By: Christine Fishel
If you are losing your mother to the horror of dementia, let me recommend a book I just read: Where the Light Gets In: Losing My Mother Only to Find Her Again by Kimberly Williams-Paisley.
When I am suffering through something difficult, I find solace in the stories of those who have gone before me on the same journey. I scour the public library and online bookstores for fiction and non-fiction stories of others’ experiences. I guess I want to know if what I’m feeling is normal. I want to know I’m not alone. This book gave me just that. Here are just a few of the many things that Williams-Paisley taught me as she shared her story:
Each family member may respond to the tragedy of your mom’s illness differently.
[My sister] Ashley dove into research in a way that no one else had the guts to. She wanted to live out the journey we were facing before it happened so that she could be better prepared when it came.” (p. 72) Another family member responded by focusing on statistics, reducing the illness to numbers that could be analyzed and understood. Still another used work and family as a distraction in the hope that things wouldn’t be as bad as the doctors warned.
Your mom may become someone you barely recognize.
“…as Mom’s illness began to overtake her, dementia distracted her view of the world and erupted as extreme sadness, rage, and fear. Gradually I lost sight of the mother I used to know. I was shocked by the woman who seemed more and more alien.” (p. 14)
Watching your mom’s mental deterioration will absolutely break your heart.
She may struggle to identify the date on a calendar or add simple numbers, and she may believe she just needs to work harder. “Her determination broke my heart. Even the purpose of numbers didn’t make sense. She blamed herself for not understanding. She thought that if she could just tough it out, try just a little harder, she could overcome the challenges of her daily life.” (p. 134-135)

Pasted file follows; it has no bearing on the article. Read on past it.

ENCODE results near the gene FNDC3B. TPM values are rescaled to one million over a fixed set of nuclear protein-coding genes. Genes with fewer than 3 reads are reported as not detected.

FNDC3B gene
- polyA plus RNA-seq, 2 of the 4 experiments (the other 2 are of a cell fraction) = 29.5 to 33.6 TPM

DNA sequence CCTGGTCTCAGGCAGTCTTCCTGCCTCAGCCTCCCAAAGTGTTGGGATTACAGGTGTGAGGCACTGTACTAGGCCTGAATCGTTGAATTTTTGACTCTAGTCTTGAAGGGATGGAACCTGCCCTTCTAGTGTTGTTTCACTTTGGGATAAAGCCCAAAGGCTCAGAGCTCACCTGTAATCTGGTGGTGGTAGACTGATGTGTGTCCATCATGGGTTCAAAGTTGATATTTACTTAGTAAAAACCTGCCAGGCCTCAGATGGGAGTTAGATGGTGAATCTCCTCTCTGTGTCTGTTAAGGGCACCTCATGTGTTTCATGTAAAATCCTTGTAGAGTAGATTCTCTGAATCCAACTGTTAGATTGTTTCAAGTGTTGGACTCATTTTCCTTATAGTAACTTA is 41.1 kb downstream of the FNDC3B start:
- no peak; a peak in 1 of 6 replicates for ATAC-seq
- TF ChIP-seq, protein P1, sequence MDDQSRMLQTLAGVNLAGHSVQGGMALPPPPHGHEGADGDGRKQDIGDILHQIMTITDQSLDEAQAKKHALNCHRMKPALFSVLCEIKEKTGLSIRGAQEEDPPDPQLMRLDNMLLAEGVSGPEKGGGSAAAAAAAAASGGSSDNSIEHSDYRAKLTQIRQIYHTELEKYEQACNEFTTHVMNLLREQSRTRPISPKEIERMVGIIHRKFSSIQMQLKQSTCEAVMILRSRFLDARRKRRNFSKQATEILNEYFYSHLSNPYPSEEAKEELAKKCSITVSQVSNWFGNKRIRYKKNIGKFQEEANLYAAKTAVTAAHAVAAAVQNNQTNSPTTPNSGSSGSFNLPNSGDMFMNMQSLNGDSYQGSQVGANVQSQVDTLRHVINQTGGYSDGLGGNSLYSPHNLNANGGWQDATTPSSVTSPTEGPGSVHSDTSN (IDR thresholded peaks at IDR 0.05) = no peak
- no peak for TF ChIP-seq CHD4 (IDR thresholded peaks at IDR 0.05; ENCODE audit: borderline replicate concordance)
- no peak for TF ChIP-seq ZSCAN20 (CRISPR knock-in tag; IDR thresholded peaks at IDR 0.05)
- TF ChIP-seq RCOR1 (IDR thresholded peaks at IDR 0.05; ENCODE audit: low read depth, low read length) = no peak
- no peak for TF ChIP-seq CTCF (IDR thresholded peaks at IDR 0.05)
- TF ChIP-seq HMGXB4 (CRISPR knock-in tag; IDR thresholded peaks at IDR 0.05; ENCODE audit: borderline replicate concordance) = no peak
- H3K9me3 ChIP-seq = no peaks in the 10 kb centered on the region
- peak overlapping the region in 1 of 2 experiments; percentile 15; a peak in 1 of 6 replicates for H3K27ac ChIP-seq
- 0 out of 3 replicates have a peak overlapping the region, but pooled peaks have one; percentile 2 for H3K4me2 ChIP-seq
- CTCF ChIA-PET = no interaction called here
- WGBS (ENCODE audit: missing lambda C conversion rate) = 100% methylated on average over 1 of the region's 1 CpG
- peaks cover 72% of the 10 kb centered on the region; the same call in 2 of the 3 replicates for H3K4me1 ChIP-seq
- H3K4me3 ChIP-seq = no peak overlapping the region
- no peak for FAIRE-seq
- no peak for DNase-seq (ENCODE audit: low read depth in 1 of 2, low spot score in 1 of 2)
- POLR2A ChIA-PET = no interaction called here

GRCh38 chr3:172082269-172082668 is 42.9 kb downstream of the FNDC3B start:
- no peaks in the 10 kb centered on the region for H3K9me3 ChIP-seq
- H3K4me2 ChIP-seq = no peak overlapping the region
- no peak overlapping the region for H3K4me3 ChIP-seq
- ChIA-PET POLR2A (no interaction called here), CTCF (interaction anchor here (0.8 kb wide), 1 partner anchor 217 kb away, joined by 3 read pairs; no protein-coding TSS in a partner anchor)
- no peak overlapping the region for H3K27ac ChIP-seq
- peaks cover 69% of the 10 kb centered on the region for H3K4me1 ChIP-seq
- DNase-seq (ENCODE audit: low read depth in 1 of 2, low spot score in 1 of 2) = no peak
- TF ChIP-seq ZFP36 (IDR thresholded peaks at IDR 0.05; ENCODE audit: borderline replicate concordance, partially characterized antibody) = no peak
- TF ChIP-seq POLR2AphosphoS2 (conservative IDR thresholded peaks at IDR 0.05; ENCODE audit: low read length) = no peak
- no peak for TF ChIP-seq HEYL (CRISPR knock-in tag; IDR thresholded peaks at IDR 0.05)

As brutal as this is, there are also moments that are simply beautiful.
Your mom may experience and display a childlike joy and appreciation.
“Her scrutiny of me had disappeared, replaced by an endearing show of humility and happiness. …Her illness gave her a surprising gift: an intense joy that probably came from decreasing self-awareness.” (p. 107)
You can still have a relationship with your mom.
“When I let go of my tight grip on expectation, I found I could still have some sort of relationship with my mother. I could share love with her in a beautiful new way.” (p. 209)
You will be changed. And that’s not a bad thing.
“My mother is not only presenting me an opportunity to love unconditionally, she’s also allowing me to practice being comfortable with what is uncomfortable. To grieve and also embrace what is broken. To know that some days I can receive who my mother is now and some days I struggle with it. To allow that two opposing thoughts may exist in my head at the same time.” (p. 236)
I’m grateful for Kimberly Williams-Paisley for writing this book, for allowing me to travel the difficult journey with her, for sharing some hard-learned wisdom with me, and most importantly for letting me know I’m not alone.